There are big plans and changes ahead for the YMCA building at the intersection of Nevada Avenue and Bijou Street in downtown Colorado Springs.
The YMCA has announced it will rebuild its facility and also hired a developer to build a 100- to 200-unit apartment complex atop the new facility.
The new YMCA building could be as high as four stories, depending on whether the association moves its corporate offices to that location.
Officials said the apartments will include "workforce housing," offering lower rents for middle-class workers in the city -- which would be less than monthly rents of between $1,500 and $3,000 at newer downtown apartments.
"The YMCA units will be more affordable for the middle class than for lower income residents," said Laurel Prud'homme, of the Downtown Partnership. "But we need all price ranges right now because we're behind where we should be, due to the high demand."
The height of the new apartment building has not been determined, but a city official said the addition of housing could extend the height limit from six stories to ten.
The exact schedule of the $150-million project has yet to be revealed, but the first phase involves tearing down an old gas station on north end of the YMCA property, at the corner of Platte Avenue and Nevada.
Construction of the new YMCA facility will happen there -- nearly 50 years after the existing facility opened -- and the existing facility will remain open during that time.
Officials said the new YMCA will be a modern, top-of-the-line recreation and wellness center -- smaller than the existing facility -- with workout areas above the current basement setting, offering better scenery for users.
The project's second and third phases will include two mixed-use commercial buildings that could house shops, restaurants, offices and even a grocery store.
The project's developer is White Lotus Group, an Omaha-based firm that is well-regarded and has done similar projects for other YMCA branches across the country, Mayor John Suthers said Thursday.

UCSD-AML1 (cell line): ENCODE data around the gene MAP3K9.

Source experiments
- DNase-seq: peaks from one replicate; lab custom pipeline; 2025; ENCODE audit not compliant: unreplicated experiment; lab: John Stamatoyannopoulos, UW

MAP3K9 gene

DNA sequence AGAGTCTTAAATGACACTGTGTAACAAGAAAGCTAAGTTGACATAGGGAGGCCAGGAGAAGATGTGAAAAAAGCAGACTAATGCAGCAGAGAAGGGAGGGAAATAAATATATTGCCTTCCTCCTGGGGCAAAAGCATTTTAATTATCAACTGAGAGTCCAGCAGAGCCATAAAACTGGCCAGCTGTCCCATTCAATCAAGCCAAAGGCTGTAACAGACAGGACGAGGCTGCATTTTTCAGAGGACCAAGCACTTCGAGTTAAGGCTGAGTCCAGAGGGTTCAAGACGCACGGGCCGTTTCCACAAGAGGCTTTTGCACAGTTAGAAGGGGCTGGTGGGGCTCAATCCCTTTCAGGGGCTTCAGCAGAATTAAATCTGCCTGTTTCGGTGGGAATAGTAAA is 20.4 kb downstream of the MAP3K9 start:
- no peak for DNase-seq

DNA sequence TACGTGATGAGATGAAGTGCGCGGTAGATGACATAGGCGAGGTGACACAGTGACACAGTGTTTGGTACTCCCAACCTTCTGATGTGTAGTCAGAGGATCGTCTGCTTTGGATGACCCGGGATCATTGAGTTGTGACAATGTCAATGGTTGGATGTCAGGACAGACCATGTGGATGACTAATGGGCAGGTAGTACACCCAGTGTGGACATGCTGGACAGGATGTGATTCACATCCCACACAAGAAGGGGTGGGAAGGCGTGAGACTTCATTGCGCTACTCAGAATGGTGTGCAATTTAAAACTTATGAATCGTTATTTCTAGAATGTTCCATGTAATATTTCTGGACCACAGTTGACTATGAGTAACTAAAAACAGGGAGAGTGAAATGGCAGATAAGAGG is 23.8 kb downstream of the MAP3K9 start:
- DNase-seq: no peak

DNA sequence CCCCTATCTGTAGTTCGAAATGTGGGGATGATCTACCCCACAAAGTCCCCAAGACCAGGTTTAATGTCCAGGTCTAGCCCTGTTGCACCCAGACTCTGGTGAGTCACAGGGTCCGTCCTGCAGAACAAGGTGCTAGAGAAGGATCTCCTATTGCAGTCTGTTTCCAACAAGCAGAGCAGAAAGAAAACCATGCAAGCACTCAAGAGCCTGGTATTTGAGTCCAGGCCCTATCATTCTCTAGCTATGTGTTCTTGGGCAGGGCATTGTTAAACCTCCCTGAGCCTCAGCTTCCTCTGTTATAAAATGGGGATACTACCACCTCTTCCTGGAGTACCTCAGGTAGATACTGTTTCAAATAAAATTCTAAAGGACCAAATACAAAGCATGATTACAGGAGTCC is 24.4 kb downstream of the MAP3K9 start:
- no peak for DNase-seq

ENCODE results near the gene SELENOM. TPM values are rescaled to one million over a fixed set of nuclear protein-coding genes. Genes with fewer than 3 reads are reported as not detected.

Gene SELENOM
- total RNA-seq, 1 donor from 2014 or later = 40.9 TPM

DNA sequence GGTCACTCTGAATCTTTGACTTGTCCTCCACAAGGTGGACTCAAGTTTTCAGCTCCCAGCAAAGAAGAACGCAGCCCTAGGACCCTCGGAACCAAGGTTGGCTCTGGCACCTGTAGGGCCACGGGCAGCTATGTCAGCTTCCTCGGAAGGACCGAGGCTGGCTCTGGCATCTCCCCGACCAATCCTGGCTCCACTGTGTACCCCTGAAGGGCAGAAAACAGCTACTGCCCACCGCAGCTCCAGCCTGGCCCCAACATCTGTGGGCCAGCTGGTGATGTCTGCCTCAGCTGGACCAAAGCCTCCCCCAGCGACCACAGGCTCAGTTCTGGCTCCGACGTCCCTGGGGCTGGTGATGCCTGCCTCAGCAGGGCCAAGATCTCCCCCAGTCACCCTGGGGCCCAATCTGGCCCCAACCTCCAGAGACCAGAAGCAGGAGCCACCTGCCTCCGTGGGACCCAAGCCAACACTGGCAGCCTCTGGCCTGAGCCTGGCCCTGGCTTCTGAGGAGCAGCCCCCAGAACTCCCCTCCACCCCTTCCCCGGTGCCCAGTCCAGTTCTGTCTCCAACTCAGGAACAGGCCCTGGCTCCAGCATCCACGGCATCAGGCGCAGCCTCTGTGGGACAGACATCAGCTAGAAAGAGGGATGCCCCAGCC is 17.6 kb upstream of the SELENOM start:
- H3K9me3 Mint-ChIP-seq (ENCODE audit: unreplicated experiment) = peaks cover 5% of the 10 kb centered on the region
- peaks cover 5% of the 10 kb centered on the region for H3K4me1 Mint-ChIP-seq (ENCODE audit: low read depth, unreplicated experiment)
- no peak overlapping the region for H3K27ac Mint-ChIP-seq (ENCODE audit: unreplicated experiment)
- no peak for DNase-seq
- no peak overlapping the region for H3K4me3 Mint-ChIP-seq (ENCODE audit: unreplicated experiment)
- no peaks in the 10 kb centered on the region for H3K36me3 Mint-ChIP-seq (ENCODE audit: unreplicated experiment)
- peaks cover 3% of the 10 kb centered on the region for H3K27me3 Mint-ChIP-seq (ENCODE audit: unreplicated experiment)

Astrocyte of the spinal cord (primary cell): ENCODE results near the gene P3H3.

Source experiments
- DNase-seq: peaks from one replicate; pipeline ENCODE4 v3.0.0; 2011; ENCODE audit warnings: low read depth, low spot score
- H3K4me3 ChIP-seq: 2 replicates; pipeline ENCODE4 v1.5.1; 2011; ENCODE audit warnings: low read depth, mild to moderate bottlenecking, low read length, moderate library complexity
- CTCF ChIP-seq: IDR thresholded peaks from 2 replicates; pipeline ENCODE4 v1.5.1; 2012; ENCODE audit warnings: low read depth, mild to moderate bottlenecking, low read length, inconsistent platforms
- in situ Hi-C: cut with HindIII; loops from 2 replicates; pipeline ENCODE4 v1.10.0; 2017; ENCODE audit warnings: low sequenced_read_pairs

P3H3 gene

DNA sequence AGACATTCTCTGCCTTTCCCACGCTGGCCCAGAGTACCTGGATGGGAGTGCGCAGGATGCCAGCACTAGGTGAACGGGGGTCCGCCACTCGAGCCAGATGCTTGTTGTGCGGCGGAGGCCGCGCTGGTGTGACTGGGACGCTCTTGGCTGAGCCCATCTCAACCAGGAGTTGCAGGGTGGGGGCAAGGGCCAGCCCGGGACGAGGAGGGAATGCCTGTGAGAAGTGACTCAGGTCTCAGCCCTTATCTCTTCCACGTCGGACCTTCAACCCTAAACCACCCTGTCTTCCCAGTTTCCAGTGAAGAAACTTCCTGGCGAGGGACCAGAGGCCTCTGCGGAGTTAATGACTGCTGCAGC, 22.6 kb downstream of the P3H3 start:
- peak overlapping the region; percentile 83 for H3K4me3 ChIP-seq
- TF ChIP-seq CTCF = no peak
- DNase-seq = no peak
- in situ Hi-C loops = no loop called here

Groundbreaking could happen late next year, and the new YMCA and the apartments could open two years afterward.
The existing YMCA will be demolished once the first construction phase is finished, and the YMCA is trying to acquire a parcel of property within that block to make room for the two commercial buildings.
Officials said they want the project to fit in well with nearby Acacia Park and First Presbyterian Church.
The YMCA project could spur more development in the north downtown area, officials said.
"We're getting closer to the goal I set several years ago of producing 1,000 affordable housing units annually, " Suthers said. "In this market, I'm not going to require developers to do it. But with tax credits and what not, they can offer some lower rents."
Downtown is in the midst of an apartment construction boom that has 732 units in five projects, in various stages of development with another 850 possible if high demand continues.
And in many instances, it's already too late to rent them.
Only eight of 171 units are available at the 333 ECO apartments, at the intersection of Colorado and Wahsatch avenues.
Six of 27 are vacant at CASA Mundi on South Tejon Street, which is still under construction.
Also still being built are the Cascade Apartments, on South Cascade Avenue, but all 184 units are taken.
The new soccer stadium about to be built along Cimarron Street will initially include 250 units and could total 1,000 eventually.